By Nick Bernard
Following his report on the activities of the Community Services department at the Nov. 25 Minden Hills council meeting, director Craig Belfry was asked about a number of concerns arising from the new arena in Minden.
Councillor Jennifer Hughey expressed concern from her constituents about the hours of the walking track.
“There’s been some concern from constituents that have called me … They’re being told that it’s not available, after a certain period, but then they’re actually seeing people using it after those times,” she said. “So there’s just some concern as to what the actual schedule is.”
Belfry explained that a permanent COVID screening presence would need to be put in place before the walking track opened fully to the public.
“Once they’re there, we’ll be able to fully open up the track in the evening. Right now we don’t want to rely on minor hockey or figure skating to do the screenings to the general public … we generally think the track will be open until about 9 o’clock at night.”
Councillor Jean Neville asked Belfry about the progress of the design and construction of the arena’s snack bar, which she cited as a major need for the facility.
“When I’ve been at hockey games, everybody’s looking for something,” she said. “We need that snack bar running ASAP.”
Belfry explained that the snack bar was part of the Haliburton Huskies’ tenancy agreement, but that a report on its progress would be submitted on Dec. 9 [for the next council meeting].
Deputy Mayor Lisa Schell’s questions to Belfry pertained to public access to the heated viewing area within the arena.
“I have parents that are in there watching, and they say they’re getting kicked out of the warm viewing area, or they were told they can’t go in there,” Schell explained. “I just can’t imagine why we have an almost $14 million dollar arena, and the warm area isn’t something that’s included in the price of watching a hockey game outside of the Huskies.”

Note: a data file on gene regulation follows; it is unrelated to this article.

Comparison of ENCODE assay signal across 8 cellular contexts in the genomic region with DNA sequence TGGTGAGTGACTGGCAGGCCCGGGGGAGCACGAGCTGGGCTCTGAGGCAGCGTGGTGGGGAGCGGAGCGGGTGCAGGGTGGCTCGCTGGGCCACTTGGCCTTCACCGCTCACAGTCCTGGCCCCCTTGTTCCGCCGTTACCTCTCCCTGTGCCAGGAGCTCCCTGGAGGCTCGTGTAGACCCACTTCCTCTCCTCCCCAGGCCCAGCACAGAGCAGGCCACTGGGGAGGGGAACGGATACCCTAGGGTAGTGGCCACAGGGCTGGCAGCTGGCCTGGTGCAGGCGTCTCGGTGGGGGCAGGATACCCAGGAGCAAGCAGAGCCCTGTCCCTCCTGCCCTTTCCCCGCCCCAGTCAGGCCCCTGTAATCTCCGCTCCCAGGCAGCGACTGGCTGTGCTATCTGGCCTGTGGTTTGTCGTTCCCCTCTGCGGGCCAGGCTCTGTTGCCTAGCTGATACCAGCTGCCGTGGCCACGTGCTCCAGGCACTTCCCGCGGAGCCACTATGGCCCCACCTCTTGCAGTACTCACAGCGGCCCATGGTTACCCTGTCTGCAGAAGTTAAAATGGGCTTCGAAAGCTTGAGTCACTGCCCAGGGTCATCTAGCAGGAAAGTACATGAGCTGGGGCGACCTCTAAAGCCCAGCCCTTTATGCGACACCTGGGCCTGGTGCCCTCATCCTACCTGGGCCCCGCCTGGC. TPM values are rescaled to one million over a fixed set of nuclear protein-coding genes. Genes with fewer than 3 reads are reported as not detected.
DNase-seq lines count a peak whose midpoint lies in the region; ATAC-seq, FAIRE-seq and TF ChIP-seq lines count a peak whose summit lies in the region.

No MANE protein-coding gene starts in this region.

Belfry reiterated that the warm viewing area is part of the tenancy agreement with the Huskies. Outside of that, Belfry says, there is a fee and charge for that area – a response that prompted head shakes from Schell, Neville, and Sayne.
“It’s a rentable space, it can be used as a multi-purpose room, there’s a lower warm viewing area,” Belfry said with a shrug. “If council wishes us to not charge for that, that’s something we can look at.”
A motion to explore the fee structure of the warm seating area was passed. For now, the upper viewing area has been opened to the public.
Damage and vandalism to the Minden boardwalk addressed
Councillor Bob Carter directed the conversation toward the Minden boardwalk, which has experienced recent damage sustained.
“It has been closed for the season,” Belfry explained. “It’s not in great shape. We did get a grant to look at it in the spring as part of our capital projects.”
He said that staff suspects that some damage caused to the boardwalk was done by heavy equipment like ATVs.
“We are having lots of issues with people throwing the barricades from the closures into the marshy area,” he said, “As part of the project, we’re going to look at gates going onto the boardwalk.